QR is a two-digit number, so it can’t be any bigger than 99, which means MNP can’t be any bigger than 108. If it were, subtracting 99 wouldn’t give us a one-digit number. At the same time, MNP obviously can’t be any smaller than 100. So while P is still a mystery (it has to be something between 0 and 8, though) right now, we can be absolutely certain that M is 1 and N is 0. Step 5: Likewise, we can figure out that QR has to be at least 91, because if it were any smaller, subtracting it from a three-digit number wouldn’t give us a one-digit number. Once again, R is a momentary mystery, but at least we know that Q is 9, and we know that no matter what R eventually ends up being, it can’t be 0 (since we need to subtract at least 91 from the smallest possible three-digit number, 100, to get a one-digit one). We’re now about half-way through the solution, so let’s take a short break for a nice cup of tea. Okay, let’s finish this thing off! Remember, here’s what we’ve figured out so far. We also know that P is some number between 0 and 8 (i.e. it can’t be 9), and R is some number between 1 and 9 (it can’t be 0).

Step 6: Hey, remember all the way back in Step 2, where we found that the possibilities for B and E were (2, 5), (4, 5), (6, 5), (8, 5), (5,2), (5, 4), (5, 6), and (5, 8)? We eventually figured out that E has to be 5, so the remaining possible B and E combinations are (2, 5), (4, 5), (6, 5) and (8, 5). In other words, B has to be 2, 4, 6, or 8, so which one is it?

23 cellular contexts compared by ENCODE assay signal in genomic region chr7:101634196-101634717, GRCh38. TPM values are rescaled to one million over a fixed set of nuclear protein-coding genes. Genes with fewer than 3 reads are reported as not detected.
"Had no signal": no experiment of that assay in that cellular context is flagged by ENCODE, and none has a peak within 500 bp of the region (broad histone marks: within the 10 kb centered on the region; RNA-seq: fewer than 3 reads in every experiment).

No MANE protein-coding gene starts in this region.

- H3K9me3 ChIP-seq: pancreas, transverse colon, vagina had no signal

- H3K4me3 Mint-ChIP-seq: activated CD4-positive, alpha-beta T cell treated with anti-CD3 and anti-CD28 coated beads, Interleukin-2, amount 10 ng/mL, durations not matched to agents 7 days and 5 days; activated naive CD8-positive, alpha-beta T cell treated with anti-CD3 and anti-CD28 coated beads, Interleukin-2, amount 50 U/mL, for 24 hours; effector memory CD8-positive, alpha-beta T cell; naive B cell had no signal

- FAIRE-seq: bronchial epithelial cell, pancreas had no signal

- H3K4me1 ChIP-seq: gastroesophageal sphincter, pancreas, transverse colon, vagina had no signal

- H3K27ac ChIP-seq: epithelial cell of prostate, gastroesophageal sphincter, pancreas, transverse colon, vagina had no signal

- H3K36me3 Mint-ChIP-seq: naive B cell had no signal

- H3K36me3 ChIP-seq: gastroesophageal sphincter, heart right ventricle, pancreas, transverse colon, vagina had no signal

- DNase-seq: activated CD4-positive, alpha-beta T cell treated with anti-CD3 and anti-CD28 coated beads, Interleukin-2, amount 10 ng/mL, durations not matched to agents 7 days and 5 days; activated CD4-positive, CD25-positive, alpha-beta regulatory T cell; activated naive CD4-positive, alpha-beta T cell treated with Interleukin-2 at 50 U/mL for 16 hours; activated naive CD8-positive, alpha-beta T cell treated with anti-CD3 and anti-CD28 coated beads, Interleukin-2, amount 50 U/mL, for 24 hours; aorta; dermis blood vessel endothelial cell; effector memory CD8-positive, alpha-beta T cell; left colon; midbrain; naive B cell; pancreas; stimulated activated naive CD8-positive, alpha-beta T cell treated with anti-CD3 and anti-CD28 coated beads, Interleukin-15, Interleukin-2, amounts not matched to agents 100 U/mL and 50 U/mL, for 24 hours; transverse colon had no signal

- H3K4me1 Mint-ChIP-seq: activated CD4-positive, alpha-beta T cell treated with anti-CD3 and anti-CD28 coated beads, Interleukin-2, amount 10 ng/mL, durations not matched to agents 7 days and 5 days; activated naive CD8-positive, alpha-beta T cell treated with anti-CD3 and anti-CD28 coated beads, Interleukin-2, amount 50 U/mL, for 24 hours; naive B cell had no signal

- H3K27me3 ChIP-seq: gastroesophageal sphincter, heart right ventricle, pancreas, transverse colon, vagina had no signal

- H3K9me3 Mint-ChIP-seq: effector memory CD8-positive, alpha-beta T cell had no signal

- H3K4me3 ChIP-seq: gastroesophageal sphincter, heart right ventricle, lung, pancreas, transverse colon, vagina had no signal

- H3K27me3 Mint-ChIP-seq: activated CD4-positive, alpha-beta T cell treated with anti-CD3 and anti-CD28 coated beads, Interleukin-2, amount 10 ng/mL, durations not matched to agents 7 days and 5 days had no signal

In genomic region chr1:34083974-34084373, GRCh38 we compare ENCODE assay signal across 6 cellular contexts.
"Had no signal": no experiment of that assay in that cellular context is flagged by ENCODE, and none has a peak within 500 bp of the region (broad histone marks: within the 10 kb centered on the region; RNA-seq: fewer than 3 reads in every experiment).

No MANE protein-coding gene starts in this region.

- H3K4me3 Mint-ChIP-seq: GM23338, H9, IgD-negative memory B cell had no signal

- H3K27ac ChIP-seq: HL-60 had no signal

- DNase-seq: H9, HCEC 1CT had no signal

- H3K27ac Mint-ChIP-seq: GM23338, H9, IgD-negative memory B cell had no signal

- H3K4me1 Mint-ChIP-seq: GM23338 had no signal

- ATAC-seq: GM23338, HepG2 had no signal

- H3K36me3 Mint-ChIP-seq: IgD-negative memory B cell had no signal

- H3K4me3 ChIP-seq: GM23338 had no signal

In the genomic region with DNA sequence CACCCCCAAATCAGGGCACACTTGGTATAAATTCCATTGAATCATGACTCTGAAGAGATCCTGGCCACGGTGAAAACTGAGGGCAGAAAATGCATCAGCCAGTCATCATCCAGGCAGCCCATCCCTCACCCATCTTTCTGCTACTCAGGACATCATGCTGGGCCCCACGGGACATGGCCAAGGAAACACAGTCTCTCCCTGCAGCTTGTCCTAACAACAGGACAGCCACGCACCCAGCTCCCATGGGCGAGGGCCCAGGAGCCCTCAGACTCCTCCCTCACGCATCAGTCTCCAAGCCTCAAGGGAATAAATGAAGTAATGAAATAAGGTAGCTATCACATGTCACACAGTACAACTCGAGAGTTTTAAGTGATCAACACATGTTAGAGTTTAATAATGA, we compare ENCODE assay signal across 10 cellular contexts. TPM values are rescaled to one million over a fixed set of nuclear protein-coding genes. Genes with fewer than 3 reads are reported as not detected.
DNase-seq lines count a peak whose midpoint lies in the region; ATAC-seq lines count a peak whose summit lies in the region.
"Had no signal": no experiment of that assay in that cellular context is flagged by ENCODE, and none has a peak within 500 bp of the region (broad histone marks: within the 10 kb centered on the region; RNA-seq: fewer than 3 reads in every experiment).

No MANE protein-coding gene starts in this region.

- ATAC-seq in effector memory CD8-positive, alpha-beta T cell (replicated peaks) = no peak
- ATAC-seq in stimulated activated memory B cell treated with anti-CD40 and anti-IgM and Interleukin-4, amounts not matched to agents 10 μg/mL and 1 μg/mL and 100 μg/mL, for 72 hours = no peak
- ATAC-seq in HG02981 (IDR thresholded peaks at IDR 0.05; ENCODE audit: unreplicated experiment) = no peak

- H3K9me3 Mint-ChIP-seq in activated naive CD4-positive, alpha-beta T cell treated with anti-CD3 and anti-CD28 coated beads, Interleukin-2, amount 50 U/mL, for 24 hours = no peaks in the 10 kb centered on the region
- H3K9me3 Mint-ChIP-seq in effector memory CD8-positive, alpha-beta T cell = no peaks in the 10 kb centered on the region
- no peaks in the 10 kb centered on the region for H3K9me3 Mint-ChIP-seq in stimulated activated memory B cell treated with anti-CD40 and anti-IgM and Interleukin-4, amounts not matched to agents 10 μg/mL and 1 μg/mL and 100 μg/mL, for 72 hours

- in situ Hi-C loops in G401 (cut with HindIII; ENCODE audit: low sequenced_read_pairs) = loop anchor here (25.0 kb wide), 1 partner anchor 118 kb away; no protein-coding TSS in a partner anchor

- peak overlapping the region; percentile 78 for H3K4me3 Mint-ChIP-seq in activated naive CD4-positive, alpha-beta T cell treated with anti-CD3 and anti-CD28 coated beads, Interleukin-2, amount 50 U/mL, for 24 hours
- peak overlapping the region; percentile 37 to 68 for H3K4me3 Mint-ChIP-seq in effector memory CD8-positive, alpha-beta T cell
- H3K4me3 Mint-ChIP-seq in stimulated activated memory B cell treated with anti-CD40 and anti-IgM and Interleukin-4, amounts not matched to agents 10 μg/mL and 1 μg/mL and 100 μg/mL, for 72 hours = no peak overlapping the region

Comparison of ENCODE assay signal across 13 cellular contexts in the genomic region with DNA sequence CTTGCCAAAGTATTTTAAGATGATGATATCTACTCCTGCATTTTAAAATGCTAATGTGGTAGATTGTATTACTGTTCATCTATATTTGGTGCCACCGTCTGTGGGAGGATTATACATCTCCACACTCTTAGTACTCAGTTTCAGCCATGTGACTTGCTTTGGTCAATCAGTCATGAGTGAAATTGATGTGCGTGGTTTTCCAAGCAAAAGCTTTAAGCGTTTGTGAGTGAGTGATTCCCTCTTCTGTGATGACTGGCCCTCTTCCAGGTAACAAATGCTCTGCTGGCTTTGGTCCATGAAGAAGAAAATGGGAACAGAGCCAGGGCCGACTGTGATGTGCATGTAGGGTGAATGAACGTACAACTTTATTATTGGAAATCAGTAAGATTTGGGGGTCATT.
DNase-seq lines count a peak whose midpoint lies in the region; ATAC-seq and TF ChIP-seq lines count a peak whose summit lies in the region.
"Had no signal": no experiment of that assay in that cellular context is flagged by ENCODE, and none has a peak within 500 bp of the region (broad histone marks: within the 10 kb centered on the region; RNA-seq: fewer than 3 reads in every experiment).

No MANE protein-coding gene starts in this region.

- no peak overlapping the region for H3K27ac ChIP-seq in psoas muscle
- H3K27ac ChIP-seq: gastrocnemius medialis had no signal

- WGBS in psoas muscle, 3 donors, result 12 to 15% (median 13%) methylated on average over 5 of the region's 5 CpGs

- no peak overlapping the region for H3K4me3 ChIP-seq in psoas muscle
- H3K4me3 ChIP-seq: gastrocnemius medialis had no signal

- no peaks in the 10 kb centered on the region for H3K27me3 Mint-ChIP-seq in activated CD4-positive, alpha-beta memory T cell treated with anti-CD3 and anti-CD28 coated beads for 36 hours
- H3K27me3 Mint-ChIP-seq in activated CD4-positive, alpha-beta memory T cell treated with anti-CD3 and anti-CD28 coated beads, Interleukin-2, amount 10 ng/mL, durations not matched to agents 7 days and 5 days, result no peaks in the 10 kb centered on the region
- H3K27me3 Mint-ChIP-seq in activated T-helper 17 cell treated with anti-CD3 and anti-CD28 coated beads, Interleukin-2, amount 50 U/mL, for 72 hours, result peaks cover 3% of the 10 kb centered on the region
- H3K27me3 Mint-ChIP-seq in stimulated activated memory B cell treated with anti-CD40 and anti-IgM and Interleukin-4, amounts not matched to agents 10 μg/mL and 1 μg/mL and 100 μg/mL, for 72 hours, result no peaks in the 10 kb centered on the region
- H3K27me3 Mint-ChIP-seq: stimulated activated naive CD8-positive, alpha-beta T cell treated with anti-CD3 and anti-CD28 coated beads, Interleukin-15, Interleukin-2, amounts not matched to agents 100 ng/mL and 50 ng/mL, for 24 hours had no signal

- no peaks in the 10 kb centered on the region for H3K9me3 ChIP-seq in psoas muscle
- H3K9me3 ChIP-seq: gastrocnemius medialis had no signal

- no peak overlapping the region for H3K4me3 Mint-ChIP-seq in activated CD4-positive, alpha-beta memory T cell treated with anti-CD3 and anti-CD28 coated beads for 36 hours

We know 1B x C = KL6, 1B x D = 9R, and that 9 has to be greater than 0. So let’s plug in the possibilities for B and see what happens.

● If B is 2, then we’d have 12 x C = KL6. But the only way 12 times a single-digit number would give us a three-digit number would be 12 x 9, which is 108. That doesn’t fit with KL6, so 2 is out as a possibility for B.
● If B is 6, we’d have 16 x C = KL6. Once again, there’s no value for C that works (the 16 x C three-digit possible values are 112, 128, and 144; once again, none have a 6 in the ones digit). So we can cross off 6.
● If B is 8, initially things look pretty good. 18 x C = KL6 works if C is 7 (the product becomes 126). But what about 18 x D = 9R? There’s only one way to multiply 18 by a single number and get a product with a 9 for the tens digit, and that’s to multiply it by 5, which gives you 90. But remember, back in Step 5 we figured out that R can’t be 0, so we have to eliminate 8 too.

▼ Anybody need another cup of tea? That makes 4 our last remaining hope for B. Fingers crossed, let’s see if it meets all the requirements (1B x C = KL6, 1B x D = 9R, R has to be greater than 0).

Sure enough, 14 x C = KL6 works if C = 9 (the product is 126), and 14 x D = 9R works if D = 7, which gives us the product of 98, in which case R is 8, clearing the “R can’t be 0” hurdle! What’s more, those are the only possible combinations for B, C, D, and R, so now we can plug all four of those numbers into the puzzle together. At this point, we’ve still got nine blanks to fill in, but now that we’ve got the complete quotient and divisor, the rest is a snap. 14 x 97.5 has to equal FGHJ, so those digits can only be 1365. If you’ve come this far, I’m guessing you don’t need any refreshers on how to do the basic division that’s left, so let’s turn things back over to Aty for his handwritten final answer. Basically, solving the puzzle requires you to be a mathematical Sherlock Holmes, eliminating the numerical impossibilities one by one until you’re left with the one and only truth. “This was a well-designed question. Nicely done,” Aty later tweeted, showing he’s as skilled at understatement as he is puzzle-solving. And as mentally satisfying as it was to tag along on the path to the solution, it’s also scary to think of what sort of brain teasers the younger math whiz will come up with next.